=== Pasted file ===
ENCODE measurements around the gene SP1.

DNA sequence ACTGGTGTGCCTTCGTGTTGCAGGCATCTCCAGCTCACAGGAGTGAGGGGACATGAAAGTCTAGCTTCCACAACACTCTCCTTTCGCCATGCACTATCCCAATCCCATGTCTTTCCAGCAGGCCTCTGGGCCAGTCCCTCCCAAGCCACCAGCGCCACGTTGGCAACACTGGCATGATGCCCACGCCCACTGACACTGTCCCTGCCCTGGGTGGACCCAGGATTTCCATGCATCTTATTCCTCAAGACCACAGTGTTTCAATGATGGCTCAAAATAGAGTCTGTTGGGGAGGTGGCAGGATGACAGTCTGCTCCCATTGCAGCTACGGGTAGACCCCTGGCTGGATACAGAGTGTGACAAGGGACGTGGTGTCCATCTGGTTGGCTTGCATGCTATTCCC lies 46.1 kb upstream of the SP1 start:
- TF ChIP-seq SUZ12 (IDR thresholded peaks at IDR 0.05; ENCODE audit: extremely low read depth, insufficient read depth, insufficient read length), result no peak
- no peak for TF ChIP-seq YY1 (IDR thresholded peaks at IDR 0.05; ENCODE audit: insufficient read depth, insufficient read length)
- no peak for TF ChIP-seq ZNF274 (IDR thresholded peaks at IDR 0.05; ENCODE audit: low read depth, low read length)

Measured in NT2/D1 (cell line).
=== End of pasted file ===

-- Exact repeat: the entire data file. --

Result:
ENCODE measurements around the gene SP1.

DNA sequence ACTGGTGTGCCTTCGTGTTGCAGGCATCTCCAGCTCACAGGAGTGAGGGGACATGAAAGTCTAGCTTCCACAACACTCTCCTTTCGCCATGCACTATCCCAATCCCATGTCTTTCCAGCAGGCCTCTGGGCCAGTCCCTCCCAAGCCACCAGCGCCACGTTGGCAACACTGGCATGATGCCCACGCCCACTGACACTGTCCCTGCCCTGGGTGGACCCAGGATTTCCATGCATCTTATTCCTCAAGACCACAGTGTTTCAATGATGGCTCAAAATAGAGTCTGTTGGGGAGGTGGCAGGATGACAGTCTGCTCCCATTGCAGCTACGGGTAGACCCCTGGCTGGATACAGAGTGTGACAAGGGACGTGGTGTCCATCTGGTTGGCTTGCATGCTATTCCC lies 46.1 kb upstream of the SP1 start:
- TF ChIP-seq SUZ12 (IDR thresholded peaks at IDR 0.05; ENCODE audit: extremely low read depth, insufficient read depth, insufficient read length), result no peak
- no peak for TF ChIP-seq YY1 (IDR thresholded peaks at IDR 0.05; ENCODE audit: insufficient read depth, insufficient read length)
- no peak for TF ChIP-seq ZNF274 (IDR thresholded peaks at IDR 0.05; ENCODE audit: low read depth, low read length)

Measured in NT2/D1 (cell line).